MOG, an on-demand service providing around 10 million songs for $10/month, has launched its MOG Fusion program, a manufacturer-focused toolkit for integrating MOG into consumer electronics and automobiles.Two notable paid subscription streaming music services have announced partnerships and programs aimed at expanding their offerings beyond the desktop and mobile platforms where they currently reside.
Rdio, a similarly priced service, but one that's more social-networking focused, has partnered with Sonos, makers of music systems for the home, to bring Rdio to the living room and elsewhere around the house.
Subscription is the New Black
Neither of these moves are a first for the streaming music industry. Microsoft-powered Zune is already on Xboxes and therefore in the living room, Pandora is seemingly everywhere - including vehicles equipped with Ford SYNC, and several Internet-connected TVs, Blu-ray players, DVRs and other home media center boxes ship with built-in app stores where Pandora, Last.fm and those like them are already present. Plus, let's not forget the powerhouses: Apple TV and its competitor Google TV, which is set to launch its own Google Music service this year, something it would likely integrate into its TV product.
However, the difference between many of the streaming music services - those also called "streaming radio" services - and what MOG and Rdio provide is that the former play radio-like "stations" based on an artist or genre of music you like, while the latter offer subscription-based music where you can download songs, manage playlists and play any tune on demand at any time. MOG and Rdio aren't all that different from the most recent incarnation of Napster, for example, the once illegal file-sharing network turned legitimate business, but neither have the clout of the Napster brand name (good or bad as that may be). They do have millions of songs, though, thanks to partnerships with the major labels.
In an increasingly untethered world, mobile music is being delivered on demand, over-the-air, "all you can eat" style, not via downloads that take up physical space on a device...or worse, downloads that must be synced from a desktop to a phone by way of a USB cable.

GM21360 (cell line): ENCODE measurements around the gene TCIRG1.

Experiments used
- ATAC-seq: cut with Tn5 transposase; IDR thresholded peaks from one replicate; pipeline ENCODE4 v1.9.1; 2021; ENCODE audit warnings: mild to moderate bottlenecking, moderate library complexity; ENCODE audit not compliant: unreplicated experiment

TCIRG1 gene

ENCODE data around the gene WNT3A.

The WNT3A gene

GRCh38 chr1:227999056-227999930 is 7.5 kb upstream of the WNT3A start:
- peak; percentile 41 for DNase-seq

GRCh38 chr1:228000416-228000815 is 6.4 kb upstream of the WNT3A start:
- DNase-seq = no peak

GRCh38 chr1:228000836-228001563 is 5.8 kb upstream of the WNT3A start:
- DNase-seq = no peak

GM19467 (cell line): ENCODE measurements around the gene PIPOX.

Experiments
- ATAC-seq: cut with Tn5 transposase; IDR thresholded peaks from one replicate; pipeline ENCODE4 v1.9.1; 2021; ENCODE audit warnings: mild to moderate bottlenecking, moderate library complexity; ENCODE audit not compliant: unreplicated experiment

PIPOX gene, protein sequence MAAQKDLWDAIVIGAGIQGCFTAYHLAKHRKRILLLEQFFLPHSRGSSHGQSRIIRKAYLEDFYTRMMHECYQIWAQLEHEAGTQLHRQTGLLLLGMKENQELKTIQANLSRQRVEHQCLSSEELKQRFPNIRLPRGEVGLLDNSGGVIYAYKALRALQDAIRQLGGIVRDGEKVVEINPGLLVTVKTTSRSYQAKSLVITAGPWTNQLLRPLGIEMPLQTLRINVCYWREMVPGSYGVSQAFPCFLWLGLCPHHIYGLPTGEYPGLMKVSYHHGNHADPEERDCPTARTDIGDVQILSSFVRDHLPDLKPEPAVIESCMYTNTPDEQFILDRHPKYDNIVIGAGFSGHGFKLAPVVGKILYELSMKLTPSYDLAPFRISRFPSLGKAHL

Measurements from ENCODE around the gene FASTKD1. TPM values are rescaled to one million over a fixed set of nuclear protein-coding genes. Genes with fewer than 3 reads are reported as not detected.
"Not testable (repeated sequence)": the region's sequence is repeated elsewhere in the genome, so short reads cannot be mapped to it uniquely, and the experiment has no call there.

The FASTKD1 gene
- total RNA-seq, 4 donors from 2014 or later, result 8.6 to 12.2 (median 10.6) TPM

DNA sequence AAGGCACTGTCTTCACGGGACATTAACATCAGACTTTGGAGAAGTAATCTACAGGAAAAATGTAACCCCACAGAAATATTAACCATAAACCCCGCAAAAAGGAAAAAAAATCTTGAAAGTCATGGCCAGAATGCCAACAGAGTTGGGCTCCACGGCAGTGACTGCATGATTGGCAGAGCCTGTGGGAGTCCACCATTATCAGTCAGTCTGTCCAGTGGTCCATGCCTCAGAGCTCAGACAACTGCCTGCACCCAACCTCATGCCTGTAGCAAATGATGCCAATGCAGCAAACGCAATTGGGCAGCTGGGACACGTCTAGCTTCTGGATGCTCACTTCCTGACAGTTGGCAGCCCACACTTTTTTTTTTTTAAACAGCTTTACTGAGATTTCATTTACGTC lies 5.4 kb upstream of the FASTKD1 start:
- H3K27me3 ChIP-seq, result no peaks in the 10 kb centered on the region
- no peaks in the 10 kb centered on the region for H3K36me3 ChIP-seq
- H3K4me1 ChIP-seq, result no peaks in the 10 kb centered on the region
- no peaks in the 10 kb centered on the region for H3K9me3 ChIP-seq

Both services fill the void the long-rumored "cloud iTunes" may one day offer. But that day has still not arrived, leaving those that want to pay for streaming music via subscription no choice but to look outside Apple's ecosystem.
So What's New? A MOG Toolkit for Manufacturers
At the Consumer Electronics Show (CES 2011), MOG has launched something called MOG Fusion, a program that includes all the necessary tools for consumer electronics or auto manufacturers to integrate MOG into their devices or cars. Fusion includes five core APIs (application programming interfaces) which provide access to MOG's functions and features like playback, search, history, playlists, preferences and more.
However, the service is not wide open - interested suppliers and manufacturers must first contact MOG for access to these tool. Once accepted, they'll have access to the APIs, documentation and the other necessary info to port MOG to their products. MOG's launch partner in Fusion is Visteon, a global automotive supplier.
Rdio & Sonos Stream Music in Your Home
Rdio, the company started by Skype founders Niklas Zennstrom and Janus Friis, has partnered with home music system maker Sonos to bring its service to the Sonos Multi-Room Music System, which already has partnerships in place with other music services, like European (and apparently, never to be stateside) service Spotify, plus Last.fm, Pandora, Napster and others.
While maybe not as exciting as a program that aims to put music everywhere, Sonos is a household name whose products are sold in 65 countries (6,200 retailers) worldwide - that's a big market for Rdio to tap into.
We expect both MOG and Rdio, two of the best choices for U.S. users who don't have access to the uber-popular, European-based Spotify, to become increasingly competitive in 2011, especially as the Android market grows, where iTunes is not a factor.